"I think we can improve in all areas," he said. "Certainly the batting, because the top six realise more than anyone that they need to get the bulk of the runs, and we can improve on our bowling as well. It's not been at its best, and though we've done reasonably well, we can still improve there. We've got to realise not only have we got a series to win here, we've also got the Champions Trophy just around the corner, so we've got to get some plans in place that work for us, and are going make us successful in that tournament."

On a personal level, Anderson did at least have a moment to cheer during the Lord's ODI, when he bowled Australia's top-scorer, Callum Ferguson, for 55 to claim his first international wicket since August 3. "Obviously you do realise when you're not taking wickets, and that was my first since the Edgbaston Test, which does seem quite strange. But people go through dry spells with the bat when they struggle for runs, and the last month has been like that for me with the ball.

In the past, Anderson might have allowed such a barren spell to unsettle him, but these days he believes he's a more rounded competitor, and more able to deal with the game's ups and downs. "I think now I've got a very clear gameplan," he said. "I'm very clear in what I'm trying to do, and although I've not taken a wicket for a month, I still think I've been bowling pretty well and asking questions of the batsmen. I'm not too bothered about it, and hopefully in the next few games I'll get back into the wickets."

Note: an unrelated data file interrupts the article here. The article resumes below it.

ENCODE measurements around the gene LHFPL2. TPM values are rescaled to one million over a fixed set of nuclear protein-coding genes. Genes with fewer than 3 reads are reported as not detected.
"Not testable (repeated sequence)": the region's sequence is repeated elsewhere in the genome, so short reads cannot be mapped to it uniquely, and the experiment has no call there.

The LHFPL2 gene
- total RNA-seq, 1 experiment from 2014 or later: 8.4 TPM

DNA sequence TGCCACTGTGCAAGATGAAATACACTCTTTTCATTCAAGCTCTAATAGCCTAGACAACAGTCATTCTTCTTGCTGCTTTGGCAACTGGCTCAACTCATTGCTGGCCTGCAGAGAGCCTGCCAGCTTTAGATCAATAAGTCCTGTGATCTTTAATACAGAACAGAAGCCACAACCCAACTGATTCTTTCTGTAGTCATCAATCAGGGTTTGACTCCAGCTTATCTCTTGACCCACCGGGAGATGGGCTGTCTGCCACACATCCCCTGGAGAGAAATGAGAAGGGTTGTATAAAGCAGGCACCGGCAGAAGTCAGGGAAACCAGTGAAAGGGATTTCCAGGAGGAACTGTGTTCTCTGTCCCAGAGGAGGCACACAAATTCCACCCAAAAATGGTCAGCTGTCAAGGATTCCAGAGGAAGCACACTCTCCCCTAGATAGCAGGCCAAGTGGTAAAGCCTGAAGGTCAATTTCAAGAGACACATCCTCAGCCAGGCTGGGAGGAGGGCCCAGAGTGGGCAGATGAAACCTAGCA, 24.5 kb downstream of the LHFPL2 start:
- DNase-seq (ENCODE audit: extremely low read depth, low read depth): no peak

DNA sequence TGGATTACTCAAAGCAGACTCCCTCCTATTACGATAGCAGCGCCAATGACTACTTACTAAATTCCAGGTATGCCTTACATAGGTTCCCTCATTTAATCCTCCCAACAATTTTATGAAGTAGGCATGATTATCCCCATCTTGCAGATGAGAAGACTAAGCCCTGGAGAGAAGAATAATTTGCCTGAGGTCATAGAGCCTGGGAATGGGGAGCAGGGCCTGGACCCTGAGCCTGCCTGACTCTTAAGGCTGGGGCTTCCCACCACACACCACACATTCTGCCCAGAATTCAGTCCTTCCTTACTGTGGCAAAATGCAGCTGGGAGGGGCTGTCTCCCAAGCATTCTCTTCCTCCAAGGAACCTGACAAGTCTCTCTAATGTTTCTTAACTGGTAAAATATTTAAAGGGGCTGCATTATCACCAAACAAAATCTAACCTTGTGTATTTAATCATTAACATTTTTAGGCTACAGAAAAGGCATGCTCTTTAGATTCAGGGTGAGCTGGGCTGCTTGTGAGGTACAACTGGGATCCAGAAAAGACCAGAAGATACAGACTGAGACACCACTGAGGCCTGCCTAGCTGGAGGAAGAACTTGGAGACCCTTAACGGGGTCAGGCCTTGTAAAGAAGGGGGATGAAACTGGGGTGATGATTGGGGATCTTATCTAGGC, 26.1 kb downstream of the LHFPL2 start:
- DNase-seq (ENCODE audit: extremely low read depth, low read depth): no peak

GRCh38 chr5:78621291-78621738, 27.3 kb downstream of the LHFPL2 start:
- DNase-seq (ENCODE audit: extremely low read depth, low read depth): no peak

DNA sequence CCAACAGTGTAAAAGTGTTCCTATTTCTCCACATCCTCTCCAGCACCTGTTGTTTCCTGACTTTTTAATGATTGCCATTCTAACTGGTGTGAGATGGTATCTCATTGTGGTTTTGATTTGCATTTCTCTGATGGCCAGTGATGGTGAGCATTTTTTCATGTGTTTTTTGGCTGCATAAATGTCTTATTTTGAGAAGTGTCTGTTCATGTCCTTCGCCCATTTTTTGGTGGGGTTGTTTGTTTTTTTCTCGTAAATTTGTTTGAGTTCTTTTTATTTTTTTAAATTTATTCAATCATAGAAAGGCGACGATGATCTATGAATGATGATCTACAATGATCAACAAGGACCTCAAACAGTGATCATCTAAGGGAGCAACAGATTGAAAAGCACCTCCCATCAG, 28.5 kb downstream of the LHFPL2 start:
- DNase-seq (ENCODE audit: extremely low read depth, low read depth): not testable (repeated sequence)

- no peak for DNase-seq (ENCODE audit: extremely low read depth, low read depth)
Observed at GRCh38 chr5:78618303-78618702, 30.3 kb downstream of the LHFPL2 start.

Overall, Anderson admitted that he fell short of the standards he had set himself for the Ashes - he claimed vital first-innings wickets at Lord's, then picked up a five-for in a rain-affected draw at Edgbaston, but lost his incisiveness for the final two games at Headingley and The Oval. But arguably his most vital contribution came with the bat in the very first match at Cardiff, when he and Monty Panesar blocked out the final 69 of the match to secure a draw that had massive ramifications for the rest of the summer.

"I think at the time, and certainly the day after, we realised it could actually be a huge factor in the series," Anderson recalled. "Looking back now, it was a huge day for us as a team, not only did not lose the Test match, we actually took momentum into Lord's and managed to get the win there. And the way we played at Cardiff on that last day really helped. Me and Monty got a bit of praise for the way we batted those last 40 minutes, but I thought Paul Collingwood was fantastic on that last day."

Anderson's batting was notable for another reason throughout the summer - since his debut in 2003, he had gone 54 innings without ever recording a Test duck, until that notable run came to an end in the first innings at The Oval. Anderson, however, insisted the preservation of that record had not been a significant factor in the determination he has brought to his game in recent months.

"Not really, the only thing I knew about it was when people kept reminding me about it," he said. "I didn't really think about it when I was out in the middle, I was just thinking about watching the ball, and very basic stuff to take my thoughts away from that record. In a way I'm glad it's gone now, so that I won't keep getting reminded about it."

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Andrew Miller is UK editor of Cricinfo